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Studies question UN strategies to save mothers

Published:Monday | June 30, 2014 | 12:00 AM


IN THE past decade, billions of dollars have been spent trying to save the lives of mothers in developing countries using strategies - usually inexpensive drugs - deemed essential by the U.N. health agency.

Yet, two large analyses of maternal health programmes - including one conducted by the U.N. itself - report that the efforts appeared almost useless, raising troubling questions about why all that money was spent.

While critics are calling for the pricey global initiatives to be significantly overhauled, the programmes are still being implemented despite little proof they work. The practices mainly involve things like ensuring women giving birth get cheap drugs such as magnesium sulphate to treat labour complications or pre-emptive antibiotics for those getting a caesarean section.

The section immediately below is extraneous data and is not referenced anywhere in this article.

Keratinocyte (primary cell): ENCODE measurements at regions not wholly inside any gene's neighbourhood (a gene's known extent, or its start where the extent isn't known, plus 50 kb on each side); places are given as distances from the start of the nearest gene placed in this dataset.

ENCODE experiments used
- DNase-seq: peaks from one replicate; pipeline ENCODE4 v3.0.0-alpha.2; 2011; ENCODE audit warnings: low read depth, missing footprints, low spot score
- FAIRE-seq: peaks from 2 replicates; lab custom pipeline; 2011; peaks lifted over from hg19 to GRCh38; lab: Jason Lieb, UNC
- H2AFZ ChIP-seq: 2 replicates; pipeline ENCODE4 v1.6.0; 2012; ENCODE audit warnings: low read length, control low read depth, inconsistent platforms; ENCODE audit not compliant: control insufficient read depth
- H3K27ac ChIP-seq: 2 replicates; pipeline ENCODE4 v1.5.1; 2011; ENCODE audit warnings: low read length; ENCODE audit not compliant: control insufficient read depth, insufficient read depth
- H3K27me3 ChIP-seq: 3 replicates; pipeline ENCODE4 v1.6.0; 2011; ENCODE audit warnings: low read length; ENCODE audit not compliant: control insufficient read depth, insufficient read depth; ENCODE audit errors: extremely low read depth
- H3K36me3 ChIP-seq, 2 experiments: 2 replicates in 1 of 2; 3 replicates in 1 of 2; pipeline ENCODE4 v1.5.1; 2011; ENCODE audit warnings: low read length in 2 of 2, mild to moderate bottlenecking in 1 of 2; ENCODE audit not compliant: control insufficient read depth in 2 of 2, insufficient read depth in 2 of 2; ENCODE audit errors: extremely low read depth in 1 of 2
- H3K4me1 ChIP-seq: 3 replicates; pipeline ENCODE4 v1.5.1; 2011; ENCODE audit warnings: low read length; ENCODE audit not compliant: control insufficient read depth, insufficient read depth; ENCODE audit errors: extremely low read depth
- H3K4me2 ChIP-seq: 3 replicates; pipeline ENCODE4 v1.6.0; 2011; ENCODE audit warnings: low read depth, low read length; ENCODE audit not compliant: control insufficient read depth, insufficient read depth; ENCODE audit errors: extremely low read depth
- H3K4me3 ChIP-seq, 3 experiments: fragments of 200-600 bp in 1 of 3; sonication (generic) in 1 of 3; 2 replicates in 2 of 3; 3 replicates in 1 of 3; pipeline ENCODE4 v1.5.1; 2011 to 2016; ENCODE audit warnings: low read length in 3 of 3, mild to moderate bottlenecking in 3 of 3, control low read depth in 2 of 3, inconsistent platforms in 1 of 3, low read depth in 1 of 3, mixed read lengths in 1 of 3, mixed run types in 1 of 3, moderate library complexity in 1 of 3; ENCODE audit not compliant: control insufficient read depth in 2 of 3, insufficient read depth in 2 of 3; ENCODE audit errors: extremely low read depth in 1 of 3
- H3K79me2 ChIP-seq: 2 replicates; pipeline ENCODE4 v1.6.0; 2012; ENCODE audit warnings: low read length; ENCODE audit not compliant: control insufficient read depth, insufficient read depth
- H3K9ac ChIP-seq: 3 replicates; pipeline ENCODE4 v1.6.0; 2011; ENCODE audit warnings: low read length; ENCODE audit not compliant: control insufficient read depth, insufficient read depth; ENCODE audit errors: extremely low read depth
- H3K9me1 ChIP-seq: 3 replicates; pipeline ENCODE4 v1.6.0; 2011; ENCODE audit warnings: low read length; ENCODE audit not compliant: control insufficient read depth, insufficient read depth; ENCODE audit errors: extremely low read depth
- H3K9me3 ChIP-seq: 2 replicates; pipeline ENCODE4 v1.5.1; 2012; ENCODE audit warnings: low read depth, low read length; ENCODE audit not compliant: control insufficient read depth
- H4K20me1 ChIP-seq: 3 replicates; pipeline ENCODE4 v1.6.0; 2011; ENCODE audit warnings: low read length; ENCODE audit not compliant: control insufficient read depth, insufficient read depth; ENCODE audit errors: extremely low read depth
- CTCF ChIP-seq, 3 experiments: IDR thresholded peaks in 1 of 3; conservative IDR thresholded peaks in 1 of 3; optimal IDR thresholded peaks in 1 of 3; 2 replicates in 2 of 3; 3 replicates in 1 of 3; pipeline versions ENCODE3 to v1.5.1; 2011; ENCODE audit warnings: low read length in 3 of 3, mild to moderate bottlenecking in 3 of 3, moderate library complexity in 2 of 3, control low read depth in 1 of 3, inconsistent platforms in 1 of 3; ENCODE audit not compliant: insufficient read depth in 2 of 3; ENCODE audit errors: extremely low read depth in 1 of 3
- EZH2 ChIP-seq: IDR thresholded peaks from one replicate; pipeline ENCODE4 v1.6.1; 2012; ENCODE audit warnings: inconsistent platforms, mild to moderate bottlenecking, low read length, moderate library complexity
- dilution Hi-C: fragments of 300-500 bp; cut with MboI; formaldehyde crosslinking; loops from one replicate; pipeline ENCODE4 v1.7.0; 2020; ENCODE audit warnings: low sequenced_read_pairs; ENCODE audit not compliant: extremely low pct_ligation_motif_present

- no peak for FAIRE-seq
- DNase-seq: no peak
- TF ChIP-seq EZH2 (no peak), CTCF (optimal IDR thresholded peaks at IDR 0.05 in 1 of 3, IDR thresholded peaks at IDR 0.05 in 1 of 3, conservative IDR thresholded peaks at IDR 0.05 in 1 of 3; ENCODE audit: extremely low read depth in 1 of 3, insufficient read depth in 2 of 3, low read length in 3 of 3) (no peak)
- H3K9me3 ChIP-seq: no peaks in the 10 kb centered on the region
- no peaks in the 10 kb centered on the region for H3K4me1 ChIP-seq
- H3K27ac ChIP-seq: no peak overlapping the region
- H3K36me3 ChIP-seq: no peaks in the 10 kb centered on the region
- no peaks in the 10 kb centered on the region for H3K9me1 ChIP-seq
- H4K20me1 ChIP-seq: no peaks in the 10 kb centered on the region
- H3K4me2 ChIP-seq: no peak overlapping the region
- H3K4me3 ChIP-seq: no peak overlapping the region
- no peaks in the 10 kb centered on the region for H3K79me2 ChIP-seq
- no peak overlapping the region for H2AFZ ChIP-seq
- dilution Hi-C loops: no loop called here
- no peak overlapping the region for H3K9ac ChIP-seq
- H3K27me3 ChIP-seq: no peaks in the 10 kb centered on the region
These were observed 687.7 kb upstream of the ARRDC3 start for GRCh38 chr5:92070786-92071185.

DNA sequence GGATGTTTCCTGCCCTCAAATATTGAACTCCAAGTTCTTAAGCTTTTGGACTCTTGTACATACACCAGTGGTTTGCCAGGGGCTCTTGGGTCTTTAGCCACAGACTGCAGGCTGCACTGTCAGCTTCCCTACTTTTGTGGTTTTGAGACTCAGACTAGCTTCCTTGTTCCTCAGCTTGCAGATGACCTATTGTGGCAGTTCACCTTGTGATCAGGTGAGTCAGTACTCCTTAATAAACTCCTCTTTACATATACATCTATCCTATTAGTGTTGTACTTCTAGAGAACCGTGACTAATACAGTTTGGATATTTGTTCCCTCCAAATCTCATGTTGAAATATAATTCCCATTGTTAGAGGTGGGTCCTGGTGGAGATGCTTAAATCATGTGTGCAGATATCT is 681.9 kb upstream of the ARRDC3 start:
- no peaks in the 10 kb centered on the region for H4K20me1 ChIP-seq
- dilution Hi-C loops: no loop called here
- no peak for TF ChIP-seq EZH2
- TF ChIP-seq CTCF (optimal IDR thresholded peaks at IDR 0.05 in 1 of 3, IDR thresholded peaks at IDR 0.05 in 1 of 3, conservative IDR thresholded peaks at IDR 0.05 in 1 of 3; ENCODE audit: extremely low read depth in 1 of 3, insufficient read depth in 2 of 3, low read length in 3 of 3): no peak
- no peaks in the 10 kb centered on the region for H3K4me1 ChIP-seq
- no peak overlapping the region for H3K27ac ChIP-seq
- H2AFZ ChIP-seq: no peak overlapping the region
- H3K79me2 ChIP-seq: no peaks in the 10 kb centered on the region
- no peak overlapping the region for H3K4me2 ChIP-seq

Even public health officials acknowledge they were taken aback by the studies.

"Nobody could have been more surprised than I was when we got the results," said Dr Omrana Pasha of Aga Khan University in Pakistan, who led a study of maternal health interventions in six countries in Latin America, Africa and Asia.

"In clinical medicine, we would not prescribe a drug unless multiple trials show that it works," she added. "The FDA won't allow a drug to be marketed without that evidence. But things are different in public health."